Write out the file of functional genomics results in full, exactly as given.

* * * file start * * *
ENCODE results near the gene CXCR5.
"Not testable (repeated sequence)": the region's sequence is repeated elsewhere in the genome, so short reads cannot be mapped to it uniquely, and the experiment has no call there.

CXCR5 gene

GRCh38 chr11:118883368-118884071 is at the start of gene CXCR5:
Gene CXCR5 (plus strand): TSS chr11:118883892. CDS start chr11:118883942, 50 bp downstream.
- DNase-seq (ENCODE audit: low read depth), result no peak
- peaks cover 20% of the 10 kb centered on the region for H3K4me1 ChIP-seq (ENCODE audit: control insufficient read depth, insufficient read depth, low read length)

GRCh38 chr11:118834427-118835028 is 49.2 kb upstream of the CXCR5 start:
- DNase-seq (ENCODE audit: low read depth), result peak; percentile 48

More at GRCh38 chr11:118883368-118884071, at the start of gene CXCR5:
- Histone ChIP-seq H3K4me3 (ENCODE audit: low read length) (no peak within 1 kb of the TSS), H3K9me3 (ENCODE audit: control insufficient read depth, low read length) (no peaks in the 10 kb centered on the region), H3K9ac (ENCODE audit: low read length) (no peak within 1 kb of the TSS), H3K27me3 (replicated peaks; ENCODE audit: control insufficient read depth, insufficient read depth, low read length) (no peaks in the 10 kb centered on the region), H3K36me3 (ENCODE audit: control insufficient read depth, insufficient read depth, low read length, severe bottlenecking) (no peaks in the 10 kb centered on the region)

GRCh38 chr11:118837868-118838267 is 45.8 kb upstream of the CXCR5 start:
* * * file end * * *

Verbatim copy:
ENCODE results near the gene CXCR5.
"Not testable (repeated sequence)": the region's sequence is repeated elsewhere in the genome, so short reads cannot be mapped to it uniquely, and the experiment has no call there.

CXCR5 gene

GRCh38 chr11:118883368-118884071 is at the start of gene CXCR5:
Gene CXCR5 (plus strand): TSS chr11:118883892. CDS start chr11:118883942, 50 bp downstream.
- DNase-seq (ENCODE audit: low read depth), result no peak
- peaks cover 20% of the 10 kb centered on the region for H3K4me1 ChIP-seq (ENCODE audit: control insufficient read depth, insufficient read depth, low read length)

GRCh38 chr11:118834427-118835028 is 49.2 kb upstream of the CXCR5 start:
- DNase-seq (ENCODE audit: low read depth), result peak; percentile 48

More at GRCh38 chr11:118883368-118884071, at the start of gene CXCR5:
- Histone ChIP-seq H3K4me3 (ENCODE audit: low read length) (no peak within 1 kb of the TSS), H3K9me3 (ENCODE audit: control insufficient read depth, low read length) (no peaks in the 10 kb centered on the region), H3K9ac (ENCODE audit: low read length) (no peak within 1 kb of the TSS), H3K27me3 (replicated peaks; ENCODE audit: control insufficient read depth, insufficient read depth, low read length) (no peaks in the 10 kb centered on the region), H3K36me3 (ENCODE audit: control insufficient read depth, insufficient read depth, low read length, severe bottlenecking) (no peaks in the 10 kb centered on the region)

GRCh38 chr11:118837868-118838267 is 45.8 kb upstream of the CXCR5 start: